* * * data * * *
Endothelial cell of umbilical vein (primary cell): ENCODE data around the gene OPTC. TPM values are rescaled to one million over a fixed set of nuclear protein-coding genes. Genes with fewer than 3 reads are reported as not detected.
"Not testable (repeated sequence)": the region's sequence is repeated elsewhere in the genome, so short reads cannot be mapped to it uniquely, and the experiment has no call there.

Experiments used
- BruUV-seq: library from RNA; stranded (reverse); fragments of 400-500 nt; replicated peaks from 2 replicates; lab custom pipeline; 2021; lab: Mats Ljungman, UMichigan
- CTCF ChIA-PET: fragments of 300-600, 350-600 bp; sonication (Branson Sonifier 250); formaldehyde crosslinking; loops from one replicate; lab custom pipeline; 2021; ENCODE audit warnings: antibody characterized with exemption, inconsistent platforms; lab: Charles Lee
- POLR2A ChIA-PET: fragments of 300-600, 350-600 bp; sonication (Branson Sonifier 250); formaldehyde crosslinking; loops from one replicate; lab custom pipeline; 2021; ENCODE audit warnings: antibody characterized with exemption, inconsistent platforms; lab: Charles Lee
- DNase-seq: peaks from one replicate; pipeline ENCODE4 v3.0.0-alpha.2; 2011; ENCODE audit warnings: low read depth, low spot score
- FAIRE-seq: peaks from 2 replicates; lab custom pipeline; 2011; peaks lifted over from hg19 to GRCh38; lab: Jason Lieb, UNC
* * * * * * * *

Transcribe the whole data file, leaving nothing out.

Endothelial cell of umbilical vein (primary cell): ENCODE data around the gene OPTC. TPM values are rescaled to one million over a fixed set of nuclear protein-coding genes. Genes with fewer than 3 reads are reported as not detected.
"Not testable (repeated sequence)": the region's sequence is repeated elsewhere in the genome, so short reads cannot be mapped to it uniquely, and the experiment has no call there.

Experiments used
- BruUV-seq: library from RNA; stranded (reverse); fragments of 400-500 nt; replicated peaks from 2 replicates; lab custom pipeline; 2021; lab: Mats Ljungman, UMichigan
- CTCF ChIA-PET: fragments of 300-600, 350-600 bp; sonication (Branson Sonifier 250); formaldehyde crosslinking; loops from one replicate; lab custom pipeline; 2021; ENCODE audit warnings: antibody characterized with exemption, inconsistent platforms; lab: Charles Lee
- POLR2A ChIA-PET: fragments of 300-600, 350-600 bp; sonication (Branson Sonifier 250); formaldehyde crosslinking; loops from one replicate; lab custom pipeline; 2021; ENCODE audit warnings: antibody characterized with exemption, inconsistent platforms; lab: Charles Lee
- DNase-seq: peaks from one replicate; pipeline ENCODE4 v3.0.0-alpha.2; 2011; ENCODE audit warnings: low read depth, low spot score
- FAIRE-seq: peaks from 2 replicates; lab custom pipeline; 2011; peaks lifted over from hg19 to GRCh38; lab: Jason Lieb, UNC